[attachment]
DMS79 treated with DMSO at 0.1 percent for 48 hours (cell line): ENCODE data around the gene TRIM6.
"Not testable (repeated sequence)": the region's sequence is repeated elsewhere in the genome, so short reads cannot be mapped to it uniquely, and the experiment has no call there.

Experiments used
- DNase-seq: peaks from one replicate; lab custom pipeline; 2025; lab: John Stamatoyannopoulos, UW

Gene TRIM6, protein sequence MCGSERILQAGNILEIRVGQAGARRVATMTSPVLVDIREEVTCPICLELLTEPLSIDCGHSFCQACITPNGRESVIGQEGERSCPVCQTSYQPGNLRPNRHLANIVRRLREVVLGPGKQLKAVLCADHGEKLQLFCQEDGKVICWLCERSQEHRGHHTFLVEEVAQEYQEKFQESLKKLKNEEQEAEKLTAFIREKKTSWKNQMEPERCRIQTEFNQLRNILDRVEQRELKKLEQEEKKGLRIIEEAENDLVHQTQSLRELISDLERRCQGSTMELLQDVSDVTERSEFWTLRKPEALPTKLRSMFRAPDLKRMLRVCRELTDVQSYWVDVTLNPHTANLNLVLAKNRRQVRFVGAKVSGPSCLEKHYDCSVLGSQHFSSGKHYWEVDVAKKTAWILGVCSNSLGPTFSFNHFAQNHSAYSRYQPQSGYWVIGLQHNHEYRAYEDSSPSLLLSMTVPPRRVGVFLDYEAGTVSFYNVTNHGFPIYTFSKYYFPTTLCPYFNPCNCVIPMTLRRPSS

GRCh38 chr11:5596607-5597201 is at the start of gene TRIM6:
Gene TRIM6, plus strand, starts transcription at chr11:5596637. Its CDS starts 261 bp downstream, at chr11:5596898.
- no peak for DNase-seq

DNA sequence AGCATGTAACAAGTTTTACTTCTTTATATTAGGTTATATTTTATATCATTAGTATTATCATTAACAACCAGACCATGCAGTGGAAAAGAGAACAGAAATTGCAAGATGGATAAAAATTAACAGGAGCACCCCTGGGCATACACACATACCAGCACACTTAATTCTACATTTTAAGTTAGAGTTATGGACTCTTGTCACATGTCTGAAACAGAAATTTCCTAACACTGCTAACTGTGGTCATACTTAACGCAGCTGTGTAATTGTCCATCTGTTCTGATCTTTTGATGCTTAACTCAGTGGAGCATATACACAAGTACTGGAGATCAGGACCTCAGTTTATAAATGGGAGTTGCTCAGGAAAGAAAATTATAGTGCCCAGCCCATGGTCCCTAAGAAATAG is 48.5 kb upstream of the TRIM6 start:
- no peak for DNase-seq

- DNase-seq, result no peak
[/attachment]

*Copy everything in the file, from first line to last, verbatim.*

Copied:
DMS79 treated with DMSO at 0.1 percent for 48 hours (cell line): ENCODE data around the gene TRIM6.
"Not testable (repeated sequence)": the region's sequence is repeated elsewhere in the genome, so short reads cannot be mapped to it uniquely, and the experiment has no call there.

Experiments used
- DNase-seq: peaks from one replicate; lab custom pipeline; 2025; lab: John Stamatoyannopoulos, UW

Gene TRIM6, protein sequence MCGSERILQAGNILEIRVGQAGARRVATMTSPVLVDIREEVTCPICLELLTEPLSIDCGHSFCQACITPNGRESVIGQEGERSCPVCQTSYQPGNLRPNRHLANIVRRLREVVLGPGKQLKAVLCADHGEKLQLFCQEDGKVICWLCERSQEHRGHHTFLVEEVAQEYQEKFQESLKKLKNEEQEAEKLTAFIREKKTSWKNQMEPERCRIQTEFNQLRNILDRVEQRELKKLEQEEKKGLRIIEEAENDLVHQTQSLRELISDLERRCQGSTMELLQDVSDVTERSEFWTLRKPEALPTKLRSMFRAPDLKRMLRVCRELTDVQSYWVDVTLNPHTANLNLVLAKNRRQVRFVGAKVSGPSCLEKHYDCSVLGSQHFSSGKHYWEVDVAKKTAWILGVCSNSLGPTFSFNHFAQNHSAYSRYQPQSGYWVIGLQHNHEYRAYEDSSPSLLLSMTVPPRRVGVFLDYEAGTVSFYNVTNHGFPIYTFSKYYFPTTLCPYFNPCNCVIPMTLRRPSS

GRCh38 chr11:5596607-5597201 is at the start of gene TRIM6:
Gene TRIM6, plus strand, starts transcription at chr11:5596637. Its CDS starts 261 bp downstream, at chr11:5596898.
- no peak for DNase-seq

DNA sequence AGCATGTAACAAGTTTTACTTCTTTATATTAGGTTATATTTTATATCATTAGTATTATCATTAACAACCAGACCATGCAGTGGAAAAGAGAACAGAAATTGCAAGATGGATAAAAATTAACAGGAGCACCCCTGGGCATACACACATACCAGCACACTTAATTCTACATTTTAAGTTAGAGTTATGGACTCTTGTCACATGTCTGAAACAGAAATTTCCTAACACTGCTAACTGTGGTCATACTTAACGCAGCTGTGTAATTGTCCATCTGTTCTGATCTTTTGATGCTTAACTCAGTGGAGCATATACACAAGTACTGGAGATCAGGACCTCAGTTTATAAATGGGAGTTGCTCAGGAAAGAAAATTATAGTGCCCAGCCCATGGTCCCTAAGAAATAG is 48.5 kb upstream of the TRIM6 start:
- no peak for DNase-seq

- DNase-seq, result no peak